In Parts 1 and 2 I began the story of my attempt to take my spousal benefits while leaving each of our personal retirement benefits untouched. Alas, the saga continues.
I stewed about it all morning long, worrying about the email I'd write, feeling lazy about getting dressed and up and out, stressed about long lines and incompetence to start my day. But TBG was at spin class and no one was around for breakfast so, one quick shower later, I was in The Uvula, driving to the no-man's land between the developed outskirts and downtown.
The Social Seurity Office is on a through-street; I've never stopped at anything along that corridor before. But there I was, 10 people back in a line in the sunshine, 15 minutes after the doors had opened. I had a book so I was fine, unlike the woman behind me who told everyone and anyone who would listen that "there were no such lines in Upstate New York." I shook my head. Who goes to a government agency without distractions?
The line moved quickly; it ended just beyond the front door at a security check point. The guard searched my bag for weaponry, found only paperwork and credit cards, and then passed me on to the greeter. Why was I there? He determined that I needed to see an agent, he directed me to the computer kiosk, clicked on English (Spanish, Korean and Somali were the other choices), and turned away so that I could enter my social security number unobserved. I took my numbered ticket and I sat.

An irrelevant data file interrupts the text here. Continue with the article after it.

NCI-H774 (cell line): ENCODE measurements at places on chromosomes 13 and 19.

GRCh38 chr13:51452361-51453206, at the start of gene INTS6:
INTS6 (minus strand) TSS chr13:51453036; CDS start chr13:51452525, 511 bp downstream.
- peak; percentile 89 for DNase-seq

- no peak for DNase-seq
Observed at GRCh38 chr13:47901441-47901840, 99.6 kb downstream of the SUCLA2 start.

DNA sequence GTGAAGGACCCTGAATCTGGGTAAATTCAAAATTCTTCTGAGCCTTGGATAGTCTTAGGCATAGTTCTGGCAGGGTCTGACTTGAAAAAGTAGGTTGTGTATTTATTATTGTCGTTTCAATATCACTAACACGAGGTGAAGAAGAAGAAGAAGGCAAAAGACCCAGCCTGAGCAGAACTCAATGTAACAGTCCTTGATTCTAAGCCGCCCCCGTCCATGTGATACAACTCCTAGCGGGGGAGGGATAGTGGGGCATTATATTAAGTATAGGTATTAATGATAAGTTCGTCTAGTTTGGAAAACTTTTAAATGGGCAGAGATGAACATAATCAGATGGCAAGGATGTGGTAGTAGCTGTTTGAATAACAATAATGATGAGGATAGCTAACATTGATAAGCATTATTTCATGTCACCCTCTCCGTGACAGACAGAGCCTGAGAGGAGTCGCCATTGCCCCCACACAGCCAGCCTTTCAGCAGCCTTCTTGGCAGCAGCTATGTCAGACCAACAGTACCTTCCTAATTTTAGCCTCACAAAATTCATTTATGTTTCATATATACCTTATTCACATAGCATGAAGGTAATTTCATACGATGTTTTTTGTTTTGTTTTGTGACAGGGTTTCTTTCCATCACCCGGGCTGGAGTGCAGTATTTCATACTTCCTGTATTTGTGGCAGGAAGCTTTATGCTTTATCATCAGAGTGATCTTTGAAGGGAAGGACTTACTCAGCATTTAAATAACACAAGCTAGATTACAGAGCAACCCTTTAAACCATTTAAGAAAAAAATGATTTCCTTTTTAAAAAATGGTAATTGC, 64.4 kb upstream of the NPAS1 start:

The waiting room was, as always, a melting pot snapshot of Americana. The overweight and the undernourished, the well-dressed and the down-at-the-heels, the mothers and babies and the elderly leaning on caregivers, we filled the surprisingly comfortable metal benches. Three corridors of cubicles stretched before us and as tickets were called clients slowly made their way down the dimly lit hallways.
Less than a chapter into The Summer Before the War F43 showed up on the screen and blared over the intercom and I was one of those being watched as I galumphed to my helper. Thirty-something, wearing braces on his teeth and a polo shirt and jeans on his body, he listened attentively and then began to tell me all the places I'd gone wrong.
The article itself was misleading, he said. We both had to be 66. TBG had to apply for and then suspend his benefits. I couldn't do it.
Although everything he said was contradicted by the article, I had to act rather than argue. Apparently, it is not illegal to collect benefits when one is 64.5 years old. Who knew? The Social Security Administration was preparing my benefit check as I sat in the chair; I had to withdraw my application if I didn't want to receive the smallest benefit possible.
Dutifully, I filled out the paperwork.
Then, he explained the best way to maximize our benefits going forward. Though he couldn't access TBG's information "unless he is sitting right there (pointing to the chair beside me) and answering these questions himself," my agent was able to give me a timeline for us to follow.
The whole thing was strange; I couldn't argue because my facts came from the newspaper and not an official Social Security document. There was time pressure to act, because my benefits would begin if I did nothing. But I can't get the money I was counting on, and that has left me feeling vaguely unsettled.
I'm going to try to find the relevant regulations. I'm going to share my story with the author of the original article and see what she has to say. And, of course, I'll keep you all posted.